Insights
Feb 18, 20197 min read

Smoooth Sessions UK: The Discount Trap, Social Selling and Customer Experience.

Fredrik Thambert headshot

by Fredrik Thambert

The discount frenzy around Black Friday has become a monster to the retail industry. How can merchants think different? That was a hot topic of discussion at Klarna Smoooth Sessions in London.

Almost two months have passed since last year’s peak season for the retail industry. What conclusions can we draw? And what trends can we expect to see more of in the future? That was the theme of the discussion at Klarna Smoooth Sessions in London last week where merchants and experts shared their insights from Black Week and the Christmas shopping period. One thing was clear from the beginning: Discount culture has spawned a race to the bottom for retailers who depend on sales in the last quarter of the year.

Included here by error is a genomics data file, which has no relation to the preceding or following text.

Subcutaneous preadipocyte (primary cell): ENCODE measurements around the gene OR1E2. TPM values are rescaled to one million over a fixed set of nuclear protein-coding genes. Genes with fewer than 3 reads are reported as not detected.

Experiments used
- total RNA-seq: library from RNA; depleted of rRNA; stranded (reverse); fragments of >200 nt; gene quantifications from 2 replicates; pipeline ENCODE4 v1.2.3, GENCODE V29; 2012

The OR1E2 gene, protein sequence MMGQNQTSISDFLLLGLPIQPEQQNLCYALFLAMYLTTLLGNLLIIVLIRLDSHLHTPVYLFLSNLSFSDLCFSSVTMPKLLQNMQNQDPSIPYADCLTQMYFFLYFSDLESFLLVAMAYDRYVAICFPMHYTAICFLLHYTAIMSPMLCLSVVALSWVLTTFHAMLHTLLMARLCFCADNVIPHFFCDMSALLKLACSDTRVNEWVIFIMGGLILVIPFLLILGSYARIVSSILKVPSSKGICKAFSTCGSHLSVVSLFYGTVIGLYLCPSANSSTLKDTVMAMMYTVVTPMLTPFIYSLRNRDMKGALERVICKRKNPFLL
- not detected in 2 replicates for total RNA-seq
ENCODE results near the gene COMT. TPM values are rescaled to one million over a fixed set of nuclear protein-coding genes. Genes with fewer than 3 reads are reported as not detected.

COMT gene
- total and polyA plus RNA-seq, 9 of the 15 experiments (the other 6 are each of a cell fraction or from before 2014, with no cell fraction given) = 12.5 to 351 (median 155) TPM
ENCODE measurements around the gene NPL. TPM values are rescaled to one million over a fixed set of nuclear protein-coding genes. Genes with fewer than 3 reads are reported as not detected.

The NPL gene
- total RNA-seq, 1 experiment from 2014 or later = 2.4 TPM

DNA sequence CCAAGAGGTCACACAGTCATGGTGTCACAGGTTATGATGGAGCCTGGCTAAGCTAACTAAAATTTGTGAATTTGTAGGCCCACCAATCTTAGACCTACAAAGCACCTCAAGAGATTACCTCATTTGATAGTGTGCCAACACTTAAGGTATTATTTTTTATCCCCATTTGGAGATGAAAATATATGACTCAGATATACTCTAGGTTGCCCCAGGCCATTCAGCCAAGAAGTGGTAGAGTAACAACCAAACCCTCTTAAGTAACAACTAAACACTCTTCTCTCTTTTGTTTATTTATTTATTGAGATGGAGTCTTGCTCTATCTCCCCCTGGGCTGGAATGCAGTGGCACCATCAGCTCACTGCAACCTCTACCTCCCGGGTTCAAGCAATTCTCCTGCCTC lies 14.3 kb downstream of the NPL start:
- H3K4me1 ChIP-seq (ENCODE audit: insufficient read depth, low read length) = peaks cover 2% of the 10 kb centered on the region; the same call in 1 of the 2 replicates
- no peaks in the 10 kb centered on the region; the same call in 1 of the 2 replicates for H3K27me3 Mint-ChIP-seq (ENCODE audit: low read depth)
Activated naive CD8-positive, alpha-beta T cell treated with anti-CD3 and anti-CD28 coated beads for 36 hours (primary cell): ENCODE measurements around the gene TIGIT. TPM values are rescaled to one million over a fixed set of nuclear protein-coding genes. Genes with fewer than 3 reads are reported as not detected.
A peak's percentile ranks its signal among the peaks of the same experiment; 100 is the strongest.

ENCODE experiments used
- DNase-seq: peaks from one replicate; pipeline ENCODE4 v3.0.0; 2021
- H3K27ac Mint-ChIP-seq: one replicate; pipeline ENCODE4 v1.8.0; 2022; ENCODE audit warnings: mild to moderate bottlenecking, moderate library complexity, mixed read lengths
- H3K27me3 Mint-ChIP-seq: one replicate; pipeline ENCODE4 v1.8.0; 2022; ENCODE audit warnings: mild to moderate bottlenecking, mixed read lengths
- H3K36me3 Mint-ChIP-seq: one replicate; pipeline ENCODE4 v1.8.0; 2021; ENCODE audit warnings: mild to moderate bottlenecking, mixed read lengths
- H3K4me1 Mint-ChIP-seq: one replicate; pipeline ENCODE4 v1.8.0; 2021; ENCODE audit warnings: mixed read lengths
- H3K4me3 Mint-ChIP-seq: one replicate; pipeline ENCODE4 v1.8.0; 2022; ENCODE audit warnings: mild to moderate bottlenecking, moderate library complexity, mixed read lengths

Smoooth Sessions featuring: Edith Bowman (moderator), Lauretta Roberts (The Industry), Kirsty McGregor (Drapers), Luke Griffiths (Klarna), Victoria Watmough (Klarna), Mark Dugdale (Links of London), James Gold (Skinnydip).

 

“I’m not a big fan of Black Friday,” said Mark Dugdale, E-commerce Director at the jewellery brand Links of London, who was one of the panel members.

He then described how the shift towards heavy discounts during Black Week has had a dramatic negative impact on Christmas shopping.

“It gets crazy for a week at the end of November which causes big challenges from a logistical point of view, and massively affects margins. After that, it goes super quiet for about three weeks and all the retailers start to panic, beginning their Boxing Day sales earlier. A lot of businesses are making their profits in the last quarter, and that is now under threat. Something has to change because it’s not sustainable.”

Fellow panellist James Gold, Co-founder of Skinnydip London, agreed that the Black Friday discounts have gotten out of hand but saw no easy solution.

“I don’t think it’s sustainable, but I don’t see what the alternative is,” he said.